Well! This is the first time since I left for England that I've been able to sit down in front of an internet and give anyone an account of my adventures thus far- it seems that the standard time allowed for internet to a visitor in a library here is half an hour! But my brother has bought his laptop to the hotel where we're staying, so I'm able to sit and do this entry while he and my mother go up the hill to visit the large cathedral.
I'm not much interested in the cathedral, I've already seen one and in my mind it means I've seen them all! Another minus point for it in my mind is that it's uphill- and that's my least favourite kind of hill, especially as it seems all the walking I've been doing has aggrevated a back-burner knee problem that means too much activity gives me pains. To the degree that I may be in for the knife on my return. ick!
But let's talk of Bristol! A wonderful city, filled with friendly people, beautiful parklands, gorgeous great Georgian houses, and the variety of food is staggering! Before I came to England people told me that i'd have to get used to eating egg and chips, that real fresh food would be expensive and any kind of ethical or sustainable foods would be but a dream.
How wrong they were! Not once have I been reduced to egg and chips. were I a coffee drinker I would have to only turn around and fair-trade coffee would be offered at almost every venue. free-range meats are available both in raw and ready-to-eat form, in fact at the local market I was able to breakfast on free-range bacon on a homemade bread roll, then lunch was a homemade pie with free-range pork and local apples! Locally grown, sustainable food is all the thing here, along with napikins made of recycled unbleached paper and bamboo rather than plastic cutlery.
ah food- apprently i punctuate the day by it! I do find it the highlight of a day's events, I must say.
We've been all over the south west area- Glastonbury is beautiful, but I'm afraid I was left a little bored by the abbey. There were several pre-christian churches on that site before the medieval lump showed up, but they don't seem interested in that. A black and white photo of the excavated church ruins in the museum is all you get, then it's all about the standing ruins. For a Christian (or even anyone interested in churches too) that would be very interesting (and Mum had a great time) but for a pagan like myself, I felt a bit like the poor cousin overlooked at an upper-class ball. So far I've found a distinct lack of pre-christian goodness, but it's down to what I've been taken to really. I can access most standing stone sites from here, but I don't have the oppurtunity to go off by myself and no one else wants to see them. The shops at Glasto had plenty of goodies for a heathen child though, and the purse got some exercise!
Salisbury was gorgeous- the countryside is breathtaking, we climbed an iron age hill fort outside the town, going the 'back way' through ancient pathways and bowers, crooked lanes and stiles. We had a picnic by the river for dinner- still in town, yet it felt like the middle of the country, with swans, moorhens, ducks, trout and wood pidgeons all presenting as audience.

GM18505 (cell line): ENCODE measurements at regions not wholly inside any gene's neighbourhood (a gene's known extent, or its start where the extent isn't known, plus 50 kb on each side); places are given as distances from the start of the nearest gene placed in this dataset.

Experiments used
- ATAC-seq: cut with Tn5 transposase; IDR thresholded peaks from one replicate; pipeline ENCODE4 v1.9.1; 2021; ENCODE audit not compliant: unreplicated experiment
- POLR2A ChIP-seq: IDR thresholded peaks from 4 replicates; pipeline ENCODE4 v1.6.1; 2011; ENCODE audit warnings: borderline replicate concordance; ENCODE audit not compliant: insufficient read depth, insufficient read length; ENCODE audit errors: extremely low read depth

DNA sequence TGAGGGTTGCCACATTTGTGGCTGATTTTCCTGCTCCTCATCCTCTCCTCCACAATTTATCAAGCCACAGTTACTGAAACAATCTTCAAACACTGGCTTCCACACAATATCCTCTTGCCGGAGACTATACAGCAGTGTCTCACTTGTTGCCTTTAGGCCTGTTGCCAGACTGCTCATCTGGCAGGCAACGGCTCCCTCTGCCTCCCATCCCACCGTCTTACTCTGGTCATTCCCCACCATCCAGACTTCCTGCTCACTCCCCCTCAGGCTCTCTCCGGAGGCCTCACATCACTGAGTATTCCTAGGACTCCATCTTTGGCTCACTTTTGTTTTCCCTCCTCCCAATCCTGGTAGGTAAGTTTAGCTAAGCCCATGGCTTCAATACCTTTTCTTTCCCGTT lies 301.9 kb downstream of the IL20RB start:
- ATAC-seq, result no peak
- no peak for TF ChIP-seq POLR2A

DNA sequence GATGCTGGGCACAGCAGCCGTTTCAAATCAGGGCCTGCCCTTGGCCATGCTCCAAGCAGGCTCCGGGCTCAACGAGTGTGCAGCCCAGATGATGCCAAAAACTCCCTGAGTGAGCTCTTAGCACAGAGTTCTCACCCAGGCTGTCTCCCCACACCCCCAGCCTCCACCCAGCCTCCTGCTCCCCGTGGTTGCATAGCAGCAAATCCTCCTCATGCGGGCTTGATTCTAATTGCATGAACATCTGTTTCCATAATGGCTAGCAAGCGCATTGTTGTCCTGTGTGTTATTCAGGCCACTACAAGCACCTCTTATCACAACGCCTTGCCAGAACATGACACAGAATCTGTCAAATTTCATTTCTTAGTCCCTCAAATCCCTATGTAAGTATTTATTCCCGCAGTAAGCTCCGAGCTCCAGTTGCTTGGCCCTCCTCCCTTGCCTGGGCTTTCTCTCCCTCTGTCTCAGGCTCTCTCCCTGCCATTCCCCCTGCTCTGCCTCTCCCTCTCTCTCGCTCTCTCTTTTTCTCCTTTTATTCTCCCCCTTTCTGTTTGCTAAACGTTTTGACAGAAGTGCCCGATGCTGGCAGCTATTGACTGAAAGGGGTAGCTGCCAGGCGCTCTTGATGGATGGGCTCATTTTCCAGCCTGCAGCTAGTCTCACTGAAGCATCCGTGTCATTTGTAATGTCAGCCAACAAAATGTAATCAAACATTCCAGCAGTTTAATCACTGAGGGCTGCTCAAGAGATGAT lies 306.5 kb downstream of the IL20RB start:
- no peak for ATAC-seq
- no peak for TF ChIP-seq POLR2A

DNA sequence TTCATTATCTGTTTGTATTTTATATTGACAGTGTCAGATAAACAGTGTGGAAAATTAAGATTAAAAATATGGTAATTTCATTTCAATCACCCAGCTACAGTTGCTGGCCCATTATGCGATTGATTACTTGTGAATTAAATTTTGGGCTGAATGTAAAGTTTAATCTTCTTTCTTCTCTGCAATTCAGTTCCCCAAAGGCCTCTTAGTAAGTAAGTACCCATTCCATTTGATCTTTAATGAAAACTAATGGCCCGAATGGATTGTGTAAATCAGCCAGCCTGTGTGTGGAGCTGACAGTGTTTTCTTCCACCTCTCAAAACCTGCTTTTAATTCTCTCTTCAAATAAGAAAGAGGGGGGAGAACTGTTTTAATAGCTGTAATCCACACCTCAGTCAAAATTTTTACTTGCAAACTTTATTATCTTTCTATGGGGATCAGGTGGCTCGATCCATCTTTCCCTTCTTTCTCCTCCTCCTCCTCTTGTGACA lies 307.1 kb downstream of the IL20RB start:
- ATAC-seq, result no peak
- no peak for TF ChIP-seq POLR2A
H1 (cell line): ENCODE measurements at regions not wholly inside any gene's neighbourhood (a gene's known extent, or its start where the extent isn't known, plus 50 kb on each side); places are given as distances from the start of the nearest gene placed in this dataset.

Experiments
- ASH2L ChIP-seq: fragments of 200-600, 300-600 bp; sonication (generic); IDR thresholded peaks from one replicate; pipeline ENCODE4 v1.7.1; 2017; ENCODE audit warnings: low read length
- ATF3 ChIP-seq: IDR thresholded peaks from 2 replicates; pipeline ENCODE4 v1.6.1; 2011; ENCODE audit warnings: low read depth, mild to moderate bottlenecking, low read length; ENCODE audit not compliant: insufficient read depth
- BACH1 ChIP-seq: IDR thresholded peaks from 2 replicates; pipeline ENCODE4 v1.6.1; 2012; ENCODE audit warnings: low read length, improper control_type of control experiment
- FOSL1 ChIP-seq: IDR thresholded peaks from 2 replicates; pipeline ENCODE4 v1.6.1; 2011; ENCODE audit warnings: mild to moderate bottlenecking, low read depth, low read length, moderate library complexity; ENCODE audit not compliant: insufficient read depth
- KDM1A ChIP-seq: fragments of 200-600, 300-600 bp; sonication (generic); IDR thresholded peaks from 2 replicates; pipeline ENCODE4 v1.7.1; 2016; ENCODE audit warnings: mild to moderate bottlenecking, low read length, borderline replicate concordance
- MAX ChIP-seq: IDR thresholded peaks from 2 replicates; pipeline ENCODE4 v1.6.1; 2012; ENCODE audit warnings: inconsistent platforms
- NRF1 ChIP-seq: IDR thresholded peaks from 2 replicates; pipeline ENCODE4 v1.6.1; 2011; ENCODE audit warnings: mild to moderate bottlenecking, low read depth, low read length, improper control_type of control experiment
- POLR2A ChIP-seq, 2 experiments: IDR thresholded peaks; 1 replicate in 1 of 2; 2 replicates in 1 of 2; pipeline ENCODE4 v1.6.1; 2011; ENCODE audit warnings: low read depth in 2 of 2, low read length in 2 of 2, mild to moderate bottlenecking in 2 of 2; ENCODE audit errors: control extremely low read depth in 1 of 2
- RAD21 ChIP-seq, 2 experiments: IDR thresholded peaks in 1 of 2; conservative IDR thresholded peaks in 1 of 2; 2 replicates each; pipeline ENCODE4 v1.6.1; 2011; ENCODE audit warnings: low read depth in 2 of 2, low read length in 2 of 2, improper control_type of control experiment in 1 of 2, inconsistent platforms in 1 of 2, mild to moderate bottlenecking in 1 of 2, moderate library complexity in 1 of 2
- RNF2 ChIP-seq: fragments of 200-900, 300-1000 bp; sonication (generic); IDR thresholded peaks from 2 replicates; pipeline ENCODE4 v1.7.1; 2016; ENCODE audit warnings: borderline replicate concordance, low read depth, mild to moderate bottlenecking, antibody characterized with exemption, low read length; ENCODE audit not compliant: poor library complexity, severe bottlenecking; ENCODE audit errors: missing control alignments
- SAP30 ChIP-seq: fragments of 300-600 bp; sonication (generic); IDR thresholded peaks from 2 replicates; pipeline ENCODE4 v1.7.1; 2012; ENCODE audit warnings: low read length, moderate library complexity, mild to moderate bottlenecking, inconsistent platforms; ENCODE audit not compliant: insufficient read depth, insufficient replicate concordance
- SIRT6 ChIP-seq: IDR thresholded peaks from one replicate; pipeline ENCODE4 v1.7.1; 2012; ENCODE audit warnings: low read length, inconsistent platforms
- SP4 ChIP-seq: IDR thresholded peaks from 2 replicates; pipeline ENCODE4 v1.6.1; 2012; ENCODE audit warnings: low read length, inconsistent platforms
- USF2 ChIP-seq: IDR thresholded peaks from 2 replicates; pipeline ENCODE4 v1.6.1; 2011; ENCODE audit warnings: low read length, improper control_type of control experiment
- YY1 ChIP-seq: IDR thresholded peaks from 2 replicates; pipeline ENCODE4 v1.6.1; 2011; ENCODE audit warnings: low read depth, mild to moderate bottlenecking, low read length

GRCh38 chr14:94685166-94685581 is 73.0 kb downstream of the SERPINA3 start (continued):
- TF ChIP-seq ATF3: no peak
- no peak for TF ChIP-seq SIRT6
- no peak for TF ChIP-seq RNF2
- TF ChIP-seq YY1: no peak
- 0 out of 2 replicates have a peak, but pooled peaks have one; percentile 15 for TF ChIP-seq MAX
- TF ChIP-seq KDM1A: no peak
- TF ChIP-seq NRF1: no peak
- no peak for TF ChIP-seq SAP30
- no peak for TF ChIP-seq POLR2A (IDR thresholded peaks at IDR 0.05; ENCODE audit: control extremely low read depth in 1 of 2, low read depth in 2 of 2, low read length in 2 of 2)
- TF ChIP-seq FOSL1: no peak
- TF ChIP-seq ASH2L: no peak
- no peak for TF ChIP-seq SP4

Bristol's art gallery is amazing- a very sweet collection of Victorian-era taxidermy of various animals, some of which we saw on display in their fine mahogany cases, and others we saw tagged and stored downstairs when we took a behind-the-scenes tour.
The highlight of the museum was definately the Art of the New World exhibit. Lowbrow (or pop surrealism) artists to tempt me- Camille Rose Garcia, Todd Schorr, Elizabeth McGrath, Mark Ryden..mark ryden!! I couldn't believe my luck, staring at Fur Girl- the shine of the paint, the brush marks made by ryden. I've never seen one of his pieces in real life and I think it's probably the highlight of my trip so far!
By far and away the other highlights have been stunning georgian interiors- I don't know what happened to the victorians- even the elizabethan interiors i have seen with their dark wood were wonderfully alive with light, and then the georgians came along with their pale light-throwing colours and shiny copper. and then the victorians covered everything in 20 layers of curtains and clutter! maybe they were all vampires...
And that'll do for a random entry, I shall be back soon with more I hope. I'm finding England to be very much to my taste. In fact I like it so much that I'm 90% convinced to move here. I plan to come back again after Chritmas and stay for at least half a year, living somewhere in the West country. Everything here makes more sense to me, I feel instantly at home. Even my sleeping hours have righted- I sleep at 11pm and get up before 9pm. Surprisingly I haven't really missed making jewelry at all, in fact I've barely thought about it. What I am keen to get back to is painting- seeing the lowbrow exhibition coupled with a walk yesterday that found me visiting an open art studio and melting at their ragged small mountain of old canvas and stretchers...I'm keen to put brush to canvas again, and soon.
# The pictures I've illustrated my post with are the most rare and barely-seen of my work, an unedited photo! I don't have any photoshop here to spark them up a bit, so you'll have to suffer a straight-from-the-camera quality till I return.